Sen. Franken Seeks App Privacy Policies From Apple, Google

U.S. Senator Al Franken finds the deal "troubling."

Senator Al Franken (D-Minn.) released a letter Wednesday calling for the institution of mandatory privacy policies from all apps offered via the official software marketplaces of Apple and Google. The request is a formal version of one of the suggestions made at Sen. Franken’s May 10 judiciary subcommittee hearing on mobile tech privacy.

While some apps already have a privacy policy accessible through the apps themselves, Sen. Franken’s office points out that they represent only a very small percentage of the total number of apps available. A recent study by TRUSTe and Harris Interactive  found that less than 20 percent of the top 340 paid apps being used on smartphones included a link to a privacy policy, Sen. Franken notes in the letter. The result is that users aren’t generally well aware of what information is gathered by apps, and how that info is used.

In his letter, which is jointly addressed to Apple CEO Steve Jobs and Google CEO Larry Page, Sen. Franken requests Apple and Google “commit to requiring that all applications in the Apple App Store and the Android App Market have clear and understandable privacy policies,” as a “simple first step towards further protecting your users’ privacy.” Franken writes that he’s singling out Google and Apple because of their role as key influencers with an outsized share of the mobile app industry pie.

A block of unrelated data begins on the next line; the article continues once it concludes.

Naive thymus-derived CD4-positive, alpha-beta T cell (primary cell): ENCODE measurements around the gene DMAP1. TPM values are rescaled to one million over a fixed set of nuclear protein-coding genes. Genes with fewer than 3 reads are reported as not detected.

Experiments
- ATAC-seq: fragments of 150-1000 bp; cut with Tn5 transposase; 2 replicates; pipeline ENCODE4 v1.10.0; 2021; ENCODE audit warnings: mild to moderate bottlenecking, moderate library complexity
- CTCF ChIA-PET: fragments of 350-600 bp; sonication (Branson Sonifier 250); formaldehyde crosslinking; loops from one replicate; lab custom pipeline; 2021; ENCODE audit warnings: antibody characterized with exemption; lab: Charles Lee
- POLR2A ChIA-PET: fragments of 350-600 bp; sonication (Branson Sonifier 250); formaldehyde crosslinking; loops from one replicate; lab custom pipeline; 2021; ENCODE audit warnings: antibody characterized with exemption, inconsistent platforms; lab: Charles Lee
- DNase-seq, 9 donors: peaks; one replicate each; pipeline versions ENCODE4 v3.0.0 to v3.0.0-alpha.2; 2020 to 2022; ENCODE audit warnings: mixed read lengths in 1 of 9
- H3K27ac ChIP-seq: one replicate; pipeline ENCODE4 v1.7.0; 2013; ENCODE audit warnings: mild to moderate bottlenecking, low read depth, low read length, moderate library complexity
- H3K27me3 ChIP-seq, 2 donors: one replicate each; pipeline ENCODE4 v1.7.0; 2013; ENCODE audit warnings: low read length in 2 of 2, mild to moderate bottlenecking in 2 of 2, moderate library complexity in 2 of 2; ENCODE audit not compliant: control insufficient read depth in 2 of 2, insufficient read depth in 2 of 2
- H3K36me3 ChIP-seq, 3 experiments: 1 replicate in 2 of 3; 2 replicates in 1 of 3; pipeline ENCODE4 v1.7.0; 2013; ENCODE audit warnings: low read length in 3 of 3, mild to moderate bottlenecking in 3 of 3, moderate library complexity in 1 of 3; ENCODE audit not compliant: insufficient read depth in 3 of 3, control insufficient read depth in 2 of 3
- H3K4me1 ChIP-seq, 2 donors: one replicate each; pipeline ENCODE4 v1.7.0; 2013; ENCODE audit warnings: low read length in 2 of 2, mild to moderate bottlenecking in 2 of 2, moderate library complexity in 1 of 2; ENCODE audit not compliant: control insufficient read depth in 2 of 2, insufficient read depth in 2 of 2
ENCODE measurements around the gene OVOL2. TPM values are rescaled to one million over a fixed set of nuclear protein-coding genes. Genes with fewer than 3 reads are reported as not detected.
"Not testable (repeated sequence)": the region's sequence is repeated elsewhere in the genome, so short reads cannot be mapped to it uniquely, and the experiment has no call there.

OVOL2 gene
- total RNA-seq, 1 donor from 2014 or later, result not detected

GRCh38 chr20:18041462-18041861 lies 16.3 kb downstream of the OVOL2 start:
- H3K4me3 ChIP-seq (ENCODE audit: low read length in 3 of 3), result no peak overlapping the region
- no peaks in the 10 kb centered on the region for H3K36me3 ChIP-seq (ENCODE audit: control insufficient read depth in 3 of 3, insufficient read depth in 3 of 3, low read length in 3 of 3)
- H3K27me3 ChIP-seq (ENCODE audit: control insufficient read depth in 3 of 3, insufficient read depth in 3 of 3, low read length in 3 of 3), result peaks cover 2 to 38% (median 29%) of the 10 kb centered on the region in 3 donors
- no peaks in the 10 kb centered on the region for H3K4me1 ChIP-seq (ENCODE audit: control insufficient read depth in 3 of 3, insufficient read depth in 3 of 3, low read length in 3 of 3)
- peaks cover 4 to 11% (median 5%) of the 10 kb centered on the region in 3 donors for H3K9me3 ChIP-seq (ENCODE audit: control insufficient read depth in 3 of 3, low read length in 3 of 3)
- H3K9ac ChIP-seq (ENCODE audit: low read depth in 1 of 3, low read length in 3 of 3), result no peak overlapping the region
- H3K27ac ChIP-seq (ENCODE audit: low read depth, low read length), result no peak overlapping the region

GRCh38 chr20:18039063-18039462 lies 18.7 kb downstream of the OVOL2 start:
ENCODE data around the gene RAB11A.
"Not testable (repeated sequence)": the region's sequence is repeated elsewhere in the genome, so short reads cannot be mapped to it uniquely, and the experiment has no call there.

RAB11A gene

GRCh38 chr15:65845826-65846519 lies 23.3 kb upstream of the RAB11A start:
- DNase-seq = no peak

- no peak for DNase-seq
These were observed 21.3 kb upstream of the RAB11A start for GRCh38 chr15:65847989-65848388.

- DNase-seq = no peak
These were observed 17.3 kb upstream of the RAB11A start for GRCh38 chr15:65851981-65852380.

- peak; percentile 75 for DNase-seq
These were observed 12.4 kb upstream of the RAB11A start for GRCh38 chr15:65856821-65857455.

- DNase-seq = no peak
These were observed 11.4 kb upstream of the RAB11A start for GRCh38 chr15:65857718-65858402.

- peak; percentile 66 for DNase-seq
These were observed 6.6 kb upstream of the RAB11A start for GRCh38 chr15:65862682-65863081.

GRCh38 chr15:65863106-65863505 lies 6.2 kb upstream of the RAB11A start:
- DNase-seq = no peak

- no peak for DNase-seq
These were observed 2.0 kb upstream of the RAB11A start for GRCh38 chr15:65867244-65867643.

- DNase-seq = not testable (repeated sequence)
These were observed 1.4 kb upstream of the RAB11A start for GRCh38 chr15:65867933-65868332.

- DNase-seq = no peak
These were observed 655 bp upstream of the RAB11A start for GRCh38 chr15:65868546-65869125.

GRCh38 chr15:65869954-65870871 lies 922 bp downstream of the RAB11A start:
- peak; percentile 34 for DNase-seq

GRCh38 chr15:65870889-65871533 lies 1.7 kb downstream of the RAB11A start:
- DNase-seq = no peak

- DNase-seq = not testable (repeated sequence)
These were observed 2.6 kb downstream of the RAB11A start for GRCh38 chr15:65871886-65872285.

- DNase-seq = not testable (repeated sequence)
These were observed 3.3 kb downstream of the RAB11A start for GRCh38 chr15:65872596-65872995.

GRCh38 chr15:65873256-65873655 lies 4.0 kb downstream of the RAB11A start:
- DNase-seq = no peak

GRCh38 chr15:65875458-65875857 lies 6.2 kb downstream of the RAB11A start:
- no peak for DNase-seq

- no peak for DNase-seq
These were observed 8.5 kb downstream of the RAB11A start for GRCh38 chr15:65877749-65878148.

Sen. Franken argues,”there is a greater need for transparency and disclosure for the collection and sharing of all personal information,” [emphasis in the original], but requests that “at a minimum,” apps that make use of location data specifically be required to “provide privacy policies that clearly specify what kind of location information is gathered from users, how that information is used, and how it is shared with third parties.”

The Senator closes his letter by observing that instituting such a policy only serves to reinforce the sentiment expressed repeatedly by both Google and Apple that they are “committed to protecting users’ privacy.” Indeed, the request by Sen. Franken would be a relatively small concession that could help the mobile industry avoid legislative intervention regarding privacy issues, since the onus would mostly be on app developers, and wouldn’t require tremendous changes in the way Apple and Google do business. Even so, Sen. Franken does refer to the implementation of privacy policy requirements as a “first step,” so the issue probably isn’t just going to go away, even with industry cooperation.

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